Web. 8 May 2012. Hinton, Rebecca. “Steinbeck’s ‘The Grapes of Wrath. ‘ (John Steinbeck’s book). ” The Explicator 56. 2 (1998): 101+. Literature Resource Center. Web. 8 May 2012. Humphries, David T. “Returning South: Reading Culture in James Agee’s Let Us Now Praise Famous Men and Zora Neale Hurston’s Mules and Men. ” The Southern Literary Journal 41. 2 (2009): 69+. Literature Resource Center. Web. 10 April 2012. Jackson, Bruce. “The Deceptive Anarchy of Let Us Now Praise Famous Men. ” The Antioch Review 1999: 38-49.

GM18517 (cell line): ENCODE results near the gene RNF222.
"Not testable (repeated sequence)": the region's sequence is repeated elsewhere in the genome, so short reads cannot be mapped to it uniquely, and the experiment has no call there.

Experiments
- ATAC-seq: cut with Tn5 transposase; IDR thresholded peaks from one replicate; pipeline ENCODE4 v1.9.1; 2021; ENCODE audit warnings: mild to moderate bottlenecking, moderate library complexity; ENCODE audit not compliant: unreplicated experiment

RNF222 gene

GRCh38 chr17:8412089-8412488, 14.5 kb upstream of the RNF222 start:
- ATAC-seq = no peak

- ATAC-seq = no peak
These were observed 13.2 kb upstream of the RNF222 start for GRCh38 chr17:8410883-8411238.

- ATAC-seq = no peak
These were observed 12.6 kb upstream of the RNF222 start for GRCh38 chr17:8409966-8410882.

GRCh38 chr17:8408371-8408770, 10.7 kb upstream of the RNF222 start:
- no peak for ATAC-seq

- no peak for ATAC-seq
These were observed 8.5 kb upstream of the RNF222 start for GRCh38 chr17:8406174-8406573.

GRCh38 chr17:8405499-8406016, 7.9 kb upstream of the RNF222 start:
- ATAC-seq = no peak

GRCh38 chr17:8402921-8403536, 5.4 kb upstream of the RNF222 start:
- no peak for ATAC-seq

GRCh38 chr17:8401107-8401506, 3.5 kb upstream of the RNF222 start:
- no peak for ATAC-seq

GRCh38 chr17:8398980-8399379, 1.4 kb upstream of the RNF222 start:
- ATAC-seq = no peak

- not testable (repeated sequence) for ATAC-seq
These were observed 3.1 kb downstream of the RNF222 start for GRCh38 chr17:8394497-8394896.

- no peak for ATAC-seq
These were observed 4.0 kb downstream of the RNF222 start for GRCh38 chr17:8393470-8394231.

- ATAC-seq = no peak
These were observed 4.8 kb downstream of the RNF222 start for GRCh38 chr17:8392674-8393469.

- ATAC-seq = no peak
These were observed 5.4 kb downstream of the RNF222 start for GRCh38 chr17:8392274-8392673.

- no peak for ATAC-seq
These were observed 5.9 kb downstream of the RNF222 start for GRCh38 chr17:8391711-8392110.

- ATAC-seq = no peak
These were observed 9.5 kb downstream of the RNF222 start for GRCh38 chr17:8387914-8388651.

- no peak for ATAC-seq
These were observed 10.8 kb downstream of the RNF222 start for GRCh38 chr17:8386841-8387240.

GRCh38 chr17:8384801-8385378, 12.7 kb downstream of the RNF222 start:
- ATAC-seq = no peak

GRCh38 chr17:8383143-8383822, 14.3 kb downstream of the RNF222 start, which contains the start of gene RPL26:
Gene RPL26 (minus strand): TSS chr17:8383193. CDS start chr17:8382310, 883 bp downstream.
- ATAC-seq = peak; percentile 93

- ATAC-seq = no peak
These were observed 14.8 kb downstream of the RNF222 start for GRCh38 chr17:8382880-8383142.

ProQuest Research Library. Web. 5 May 2012 . Quinn, Jeanne Follansbee. “The Work Of Art: Irony And Identification In Let Us Now Praise Famous Men. ” Novel: A Forum On Fiction 34. 3 (2001): 338. Academic Search Premier. Web. 8 May 2012. Rothstein Arthur. Fleeing A Dust Storm. Cimarron City, Oklahoma. 1936. Web. 10 May 2012. Silver, Andrew. “Laughing over lost causes: Erskine Caldwell’s quarrel with Southern humor. ” The Mississippi Quarterly 50. 1 (1996): 51+. Literature Resource Center. Web. 5 May 2012.